"You're not a real gambler, are you?" a friend asked me this past weekend. It was a legitimate question, I thought, but one that would have made more sense had it not been asked in the middle of a blackjack hand being played in the middle of a casino.
As noise from the craps table mixed with the sounds of the slot machines clang, clang, clanging and the lounge act sing, sing, singing to form a soundtrack for the patrons, a cacophony tinged with both hope and despair, of jackpots and losing hands, I thought about it.
It was a good question. One that could apply to anyone.
One definition of the word gamble is "to play games of chance for money or some other stake" and another is "an act or undertaking involving risk of a loss."
As to the first definition, I'm hardly a high-stakes, high-roller type of guy. You won't see me at the no-limit table, and I'll never play enough to warrant being comped a penthouse suite, or much else for that matter.
But going by the second, maybe I qualify. I drive in the fast lane on Interstate 285, have eaten haggis and I drink the breakroom coffee. Talk about risks.
While casino life and regular life differ quite a bit - you don't get to double down on haggis (although you may double over) and the tickets you get on 285 are much less satisfying than the ones spit out by slot machines - there are some similarities, mainly in how you attack each.
The thing you notice at the casino - other than the fact that the tobacco industry shouldn't worry about going out of business - is there are two types of customers. There are the ones (like my friend) who are there to see how much money they can win and others (like me) who are there to see how much money they can keep from losing.
The first group is like wildcatters, willing to absorb some losses for the chance at a major payday. They are sure their form of a gusher, the elusive jackpot, is just a spin away, and there's no reason to go home knowing there is still oil in the field, money to be mined.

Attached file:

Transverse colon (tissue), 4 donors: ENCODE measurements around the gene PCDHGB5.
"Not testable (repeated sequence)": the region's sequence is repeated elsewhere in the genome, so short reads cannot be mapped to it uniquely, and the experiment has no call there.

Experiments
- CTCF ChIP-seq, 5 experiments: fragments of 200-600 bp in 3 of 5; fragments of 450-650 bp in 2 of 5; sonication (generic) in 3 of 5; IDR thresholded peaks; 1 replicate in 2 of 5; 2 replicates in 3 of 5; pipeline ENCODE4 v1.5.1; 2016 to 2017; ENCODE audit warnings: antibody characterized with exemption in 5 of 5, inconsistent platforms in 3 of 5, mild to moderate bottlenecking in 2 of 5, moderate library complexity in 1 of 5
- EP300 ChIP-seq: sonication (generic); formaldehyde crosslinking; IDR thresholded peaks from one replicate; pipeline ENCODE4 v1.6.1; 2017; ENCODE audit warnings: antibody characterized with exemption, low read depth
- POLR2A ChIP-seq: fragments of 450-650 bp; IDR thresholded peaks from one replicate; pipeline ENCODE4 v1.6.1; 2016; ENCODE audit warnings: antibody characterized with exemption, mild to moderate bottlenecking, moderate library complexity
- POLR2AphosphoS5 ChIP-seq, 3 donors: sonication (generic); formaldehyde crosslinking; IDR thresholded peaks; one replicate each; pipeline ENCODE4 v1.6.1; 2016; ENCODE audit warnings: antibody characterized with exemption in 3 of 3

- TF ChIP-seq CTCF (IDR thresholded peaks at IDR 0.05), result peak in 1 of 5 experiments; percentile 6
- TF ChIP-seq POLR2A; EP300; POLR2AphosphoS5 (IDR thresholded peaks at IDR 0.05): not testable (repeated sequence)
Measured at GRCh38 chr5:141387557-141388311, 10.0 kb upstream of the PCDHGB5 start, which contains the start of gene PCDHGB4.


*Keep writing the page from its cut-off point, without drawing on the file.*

The second group is more like a CPA, aware of the numbers and wary of the odds. These folks will take some calculated chances, but not too many, content with trying to push their margin incrementally. They follow a budget, betting more when they have more, and are not afraid to close up shop when the ledger starts to go south.
Ironically, both approaches often produce the same results. Just like in life, where the salesman who goes after the big account and the one who doesn't both often end up without, gambling is mostly a zero sum (or worse) game. The wildcatters get some thrills with their big hits, but often walk out with the same thing (nothing) in their pockets as the CPAs.
When it comes to the gaming industry, there is one group that does not gamble, and that's the casinos. They know they'll get your money one way or another, slowly or quickly, dime by dime or dollar by dollar.
More than anyone, they know one of life's main lessons - that it's always better to be the house than to bet it.
E-mail Todd Cline at email@example.com. His column appears on Tuesdays.